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Artificial Intelligence

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Computers and Thought showcases the work of the scientists who not only defined the field of Artificial Intelligence, but who are responsible for having developed it into what it is today. Originally published in 1963, this collection includes twenty classic papers by such pioneers as A. M.

Computer science and artificial intelligence in particular have no curriculum in research methods, as other sciences do. This book presents empirical methods for studying complex computer programs: exploratory tools to help find patterns in data, experiment designs and hypothesis-testing tools to help data speak convincingly, and modeling tools to help explain data. Although many of these techniques are statistical, the book discusses statistics in the context of the broader empirical enterprise.

Recent decades have produced a blossoming of research in artificial systems that exhibit important properties of mind. But what exactly is this dramatic new work and how does it change the way we think about the mind, or even about who or what has mind?Stan Franklin is the perfect tour guide through the contemporary interdisciplinary matrix of artificial intelligence, cognitive science, cognitive neuroscience, artificial neural networks, artificial life, and robotics that is producing a new paradigm of mind.

Eugene Charniak breaks new ground in artificial intelligenceresearch by presenting statistical language processing from an artificial intelligence point of view in a text for researchers and scientists with a traditional computer science background.New, exacting empirical methods are needed to break the deadlock in such areas of artificial intelligence as robotics, knowledge representation, machine learning, machine translation, and natural language processing (NLP). It is time, Charniak observes, to switch paradigms.

On the Programming of Computers by Means of Natural Selection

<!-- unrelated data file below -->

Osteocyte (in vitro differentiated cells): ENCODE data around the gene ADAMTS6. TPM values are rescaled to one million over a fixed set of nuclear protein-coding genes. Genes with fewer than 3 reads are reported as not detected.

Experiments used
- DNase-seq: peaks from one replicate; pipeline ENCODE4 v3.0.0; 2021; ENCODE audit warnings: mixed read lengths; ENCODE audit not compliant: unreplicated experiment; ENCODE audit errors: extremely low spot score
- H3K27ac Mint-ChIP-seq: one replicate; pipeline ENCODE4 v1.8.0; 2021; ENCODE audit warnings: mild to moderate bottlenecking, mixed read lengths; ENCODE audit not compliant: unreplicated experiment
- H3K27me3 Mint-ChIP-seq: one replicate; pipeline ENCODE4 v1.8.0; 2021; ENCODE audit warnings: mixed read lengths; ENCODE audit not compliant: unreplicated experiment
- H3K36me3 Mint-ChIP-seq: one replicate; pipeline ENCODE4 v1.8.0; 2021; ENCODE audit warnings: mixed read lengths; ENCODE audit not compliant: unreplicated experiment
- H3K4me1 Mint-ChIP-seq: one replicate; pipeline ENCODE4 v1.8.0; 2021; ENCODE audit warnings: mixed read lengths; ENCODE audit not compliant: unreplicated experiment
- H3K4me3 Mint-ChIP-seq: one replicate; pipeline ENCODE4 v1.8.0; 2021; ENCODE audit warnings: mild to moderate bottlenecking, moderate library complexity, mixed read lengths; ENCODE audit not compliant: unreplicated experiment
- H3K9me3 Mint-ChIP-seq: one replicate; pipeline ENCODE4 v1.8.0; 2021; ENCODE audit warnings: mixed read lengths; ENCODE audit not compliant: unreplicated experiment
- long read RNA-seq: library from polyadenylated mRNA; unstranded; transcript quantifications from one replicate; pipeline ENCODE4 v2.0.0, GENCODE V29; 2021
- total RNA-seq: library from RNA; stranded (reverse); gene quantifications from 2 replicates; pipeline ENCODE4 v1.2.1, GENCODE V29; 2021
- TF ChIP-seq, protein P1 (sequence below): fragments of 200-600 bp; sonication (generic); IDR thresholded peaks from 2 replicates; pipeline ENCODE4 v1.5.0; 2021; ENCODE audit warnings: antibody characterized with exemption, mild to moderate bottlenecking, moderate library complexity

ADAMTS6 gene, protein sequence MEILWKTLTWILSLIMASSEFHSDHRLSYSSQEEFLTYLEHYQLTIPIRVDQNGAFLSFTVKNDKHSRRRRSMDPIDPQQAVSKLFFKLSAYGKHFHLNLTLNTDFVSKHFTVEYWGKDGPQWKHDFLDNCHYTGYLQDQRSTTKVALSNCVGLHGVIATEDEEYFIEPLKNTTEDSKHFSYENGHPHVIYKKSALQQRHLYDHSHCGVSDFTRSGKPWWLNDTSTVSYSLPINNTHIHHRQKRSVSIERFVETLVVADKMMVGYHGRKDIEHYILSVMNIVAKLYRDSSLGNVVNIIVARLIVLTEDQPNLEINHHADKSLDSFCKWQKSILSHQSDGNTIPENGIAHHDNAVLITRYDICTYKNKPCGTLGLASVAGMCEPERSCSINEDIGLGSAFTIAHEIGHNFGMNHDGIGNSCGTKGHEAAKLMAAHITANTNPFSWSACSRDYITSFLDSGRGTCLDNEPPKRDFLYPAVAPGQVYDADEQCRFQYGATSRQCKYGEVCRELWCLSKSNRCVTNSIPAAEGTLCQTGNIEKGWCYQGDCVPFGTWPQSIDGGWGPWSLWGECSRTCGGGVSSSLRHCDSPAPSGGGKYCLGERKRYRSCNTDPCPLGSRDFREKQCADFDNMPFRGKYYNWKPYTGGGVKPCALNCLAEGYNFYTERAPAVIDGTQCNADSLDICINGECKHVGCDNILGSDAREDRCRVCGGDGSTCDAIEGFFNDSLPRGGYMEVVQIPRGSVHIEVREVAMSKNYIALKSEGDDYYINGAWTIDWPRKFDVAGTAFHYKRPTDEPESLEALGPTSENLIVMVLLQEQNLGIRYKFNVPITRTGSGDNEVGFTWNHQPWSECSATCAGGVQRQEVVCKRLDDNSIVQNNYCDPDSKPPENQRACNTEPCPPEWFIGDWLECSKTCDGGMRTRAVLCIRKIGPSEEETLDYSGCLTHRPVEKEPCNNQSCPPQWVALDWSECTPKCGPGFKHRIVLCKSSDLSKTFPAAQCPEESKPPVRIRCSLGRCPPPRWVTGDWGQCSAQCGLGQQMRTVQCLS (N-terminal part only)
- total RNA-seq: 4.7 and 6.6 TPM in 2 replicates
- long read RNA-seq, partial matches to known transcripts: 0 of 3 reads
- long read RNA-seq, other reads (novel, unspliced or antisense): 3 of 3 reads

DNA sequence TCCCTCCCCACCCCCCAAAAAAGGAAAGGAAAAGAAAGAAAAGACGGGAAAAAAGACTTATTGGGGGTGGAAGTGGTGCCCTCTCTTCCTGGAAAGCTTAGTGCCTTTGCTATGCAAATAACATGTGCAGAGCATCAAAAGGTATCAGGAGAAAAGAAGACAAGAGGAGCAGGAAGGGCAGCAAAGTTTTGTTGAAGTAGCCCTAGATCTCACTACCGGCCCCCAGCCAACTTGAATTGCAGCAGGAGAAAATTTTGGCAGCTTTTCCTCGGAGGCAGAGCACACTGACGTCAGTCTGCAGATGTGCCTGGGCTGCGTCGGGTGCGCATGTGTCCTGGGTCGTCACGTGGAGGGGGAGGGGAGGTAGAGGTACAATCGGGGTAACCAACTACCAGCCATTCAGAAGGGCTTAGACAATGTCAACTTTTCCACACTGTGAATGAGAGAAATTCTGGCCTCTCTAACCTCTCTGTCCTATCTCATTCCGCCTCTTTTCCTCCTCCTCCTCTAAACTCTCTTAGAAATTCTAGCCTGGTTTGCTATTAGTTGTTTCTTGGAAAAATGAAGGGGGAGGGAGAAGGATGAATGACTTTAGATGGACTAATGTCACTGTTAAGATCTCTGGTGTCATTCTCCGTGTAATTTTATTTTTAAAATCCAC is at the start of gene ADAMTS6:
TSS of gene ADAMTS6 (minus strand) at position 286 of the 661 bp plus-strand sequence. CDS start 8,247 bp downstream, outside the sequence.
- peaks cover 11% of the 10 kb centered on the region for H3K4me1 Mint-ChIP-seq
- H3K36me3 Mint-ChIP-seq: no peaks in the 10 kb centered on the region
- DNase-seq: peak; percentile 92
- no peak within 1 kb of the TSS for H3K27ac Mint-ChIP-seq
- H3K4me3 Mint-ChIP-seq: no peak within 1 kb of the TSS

Genetic programming may be more powerful than neural networks and other machine learning techniques, able to solve problems in a wider range of disciplines. In this ground-breaking book, John Koza shows how this remarkable paradigm works and provides substantial empirical evidence that solutions to a great variety of problems from many different fields can be found by genetically breeding populations of computer programs.

Explorations in the Microstructure of Cognition: Foundations

What makes people smarter than computers? These volumes by a pioneering neurocomputing group suggest that the answer lies in the massively parallel architecture of the human mind. They describe a new theory of cognition called connectionism that is challenging the idea of symbolic computation that has traditionally been at the center of debate in theoretical discussions about the mind.

Explorations in the Microstructure of Cognition: Psychological and Biological Models

What makes people smarter than computers? These volumes by a pioneering neurocomputing group suggest that the answer lies in the massively parallel architecture of the human mind. They describe a new theory of cognition called connectionism that is challenging the idea of symbolic computation that has traditionally been at the center of debate in theoretical discussions about the mind.

The Very Idea

"Machines who think—how utterly preposterous," huff beleaguered humanists, defending their dwindling turf. "Artificial Intelligence—it's here and about to surpass our own," crow techno-visionaries, proclaiming dominion. It's so simple and obvious, each side maintains, only a fanatic could disagree.

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